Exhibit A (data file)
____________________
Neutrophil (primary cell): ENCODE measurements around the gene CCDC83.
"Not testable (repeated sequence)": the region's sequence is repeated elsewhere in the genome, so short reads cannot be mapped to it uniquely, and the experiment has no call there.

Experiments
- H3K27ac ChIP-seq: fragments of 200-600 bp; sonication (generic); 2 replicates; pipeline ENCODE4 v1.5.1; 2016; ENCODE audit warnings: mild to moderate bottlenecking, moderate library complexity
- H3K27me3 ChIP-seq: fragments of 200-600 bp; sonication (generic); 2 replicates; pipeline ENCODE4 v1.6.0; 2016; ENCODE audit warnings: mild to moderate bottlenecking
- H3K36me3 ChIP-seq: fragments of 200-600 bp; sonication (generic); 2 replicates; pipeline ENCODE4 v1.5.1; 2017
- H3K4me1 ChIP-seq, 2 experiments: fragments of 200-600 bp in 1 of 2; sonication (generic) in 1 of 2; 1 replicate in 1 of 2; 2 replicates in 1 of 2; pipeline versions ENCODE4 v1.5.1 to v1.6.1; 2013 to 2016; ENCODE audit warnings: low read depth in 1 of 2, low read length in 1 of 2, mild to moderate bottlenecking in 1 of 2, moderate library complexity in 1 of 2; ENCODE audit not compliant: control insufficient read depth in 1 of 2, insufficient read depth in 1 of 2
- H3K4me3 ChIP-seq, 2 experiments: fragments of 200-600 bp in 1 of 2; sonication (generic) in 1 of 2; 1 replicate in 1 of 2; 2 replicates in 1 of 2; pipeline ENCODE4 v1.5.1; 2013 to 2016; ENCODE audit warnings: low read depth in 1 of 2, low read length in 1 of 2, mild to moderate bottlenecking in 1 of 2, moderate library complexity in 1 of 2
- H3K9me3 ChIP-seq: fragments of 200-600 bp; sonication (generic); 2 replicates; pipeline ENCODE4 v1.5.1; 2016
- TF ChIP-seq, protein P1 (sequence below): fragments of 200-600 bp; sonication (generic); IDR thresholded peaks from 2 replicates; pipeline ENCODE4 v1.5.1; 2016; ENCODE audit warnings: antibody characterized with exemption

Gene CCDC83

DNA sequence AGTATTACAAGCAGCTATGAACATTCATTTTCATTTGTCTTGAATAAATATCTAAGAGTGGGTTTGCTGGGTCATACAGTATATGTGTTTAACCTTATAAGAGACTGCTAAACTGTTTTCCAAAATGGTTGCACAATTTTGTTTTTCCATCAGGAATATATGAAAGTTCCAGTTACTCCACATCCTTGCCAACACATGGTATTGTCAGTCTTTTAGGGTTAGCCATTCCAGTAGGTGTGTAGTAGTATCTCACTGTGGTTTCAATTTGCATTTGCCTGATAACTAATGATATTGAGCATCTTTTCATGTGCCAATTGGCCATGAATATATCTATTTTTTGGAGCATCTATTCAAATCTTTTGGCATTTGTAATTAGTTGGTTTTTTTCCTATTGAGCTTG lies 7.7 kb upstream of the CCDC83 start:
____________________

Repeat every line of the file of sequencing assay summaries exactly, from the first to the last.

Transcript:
Neutrophil (primary cell): ENCODE measurements around the gene CCDC83.
"Not testable (repeated sequence)": the region's sequence is repeated elsewhere in the genome, so short reads cannot be mapped to it uniquely, and the experiment has no call there.

Experiments
- H3K27ac ChIP-seq: fragments of 200-600 bp; sonication (generic); 2 replicates; pipeline ENCODE4 v1.5.1; 2016; ENCODE audit warnings: mild to moderate bottlenecking, moderate library complexity
- H3K27me3 ChIP-seq: fragments of 200-600 bp; sonication (generic); 2 replicates; pipeline ENCODE4 v1.6.0; 2016; ENCODE audit warnings: mild to moderate bottlenecking
- H3K36me3 ChIP-seq: fragments of 200-600 bp; sonication (generic); 2 replicates; pipeline ENCODE4 v1.5.1; 2017
- H3K4me1 ChIP-seq, 2 experiments: fragments of 200-600 bp in 1 of 2; sonication (generic) in 1 of 2; 1 replicate in 1 of 2; 2 replicates in 1 of 2; pipeline versions ENCODE4 v1.5.1 to v1.6.1; 2013 to 2016; ENCODE audit warnings: low read depth in 1 of 2, low read length in 1 of 2, mild to moderate bottlenecking in 1 of 2, moderate library complexity in 1 of 2; ENCODE audit not compliant: control insufficient read depth in 1 of 2, insufficient read depth in 1 of 2
- H3K4me3 ChIP-seq, 2 experiments: fragments of 200-600 bp in 1 of 2; sonication (generic) in 1 of 2; 1 replicate in 1 of 2; 2 replicates in 1 of 2; pipeline ENCODE4 v1.5.1; 2013 to 2016; ENCODE audit warnings: low read depth in 1 of 2, low read length in 1 of 2, mild to moderate bottlenecking in 1 of 2, moderate library complexity in 1 of 2
- H3K9me3 ChIP-seq: fragments of 200-600 bp; sonication (generic); 2 replicates; pipeline ENCODE4 v1.5.1; 2016
- TF ChIP-seq, protein P1 (sequence below): fragments of 200-600 bp; sonication (generic); IDR thresholded peaks from 2 replicates; pipeline ENCODE4 v1.5.1; 2016; ENCODE audit warnings: antibody characterized with exemption

Gene CCDC83

DNA sequence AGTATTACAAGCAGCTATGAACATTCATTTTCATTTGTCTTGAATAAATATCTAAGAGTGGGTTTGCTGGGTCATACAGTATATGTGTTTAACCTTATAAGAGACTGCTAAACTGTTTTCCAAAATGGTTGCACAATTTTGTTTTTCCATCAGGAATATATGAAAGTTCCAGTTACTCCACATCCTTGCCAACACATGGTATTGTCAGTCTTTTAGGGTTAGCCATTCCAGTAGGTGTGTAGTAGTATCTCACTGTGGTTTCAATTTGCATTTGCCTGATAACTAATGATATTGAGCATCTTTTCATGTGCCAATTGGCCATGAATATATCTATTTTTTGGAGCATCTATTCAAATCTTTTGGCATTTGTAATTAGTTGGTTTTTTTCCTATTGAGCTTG lies 7.7 kb upstream of the CCDC83 start: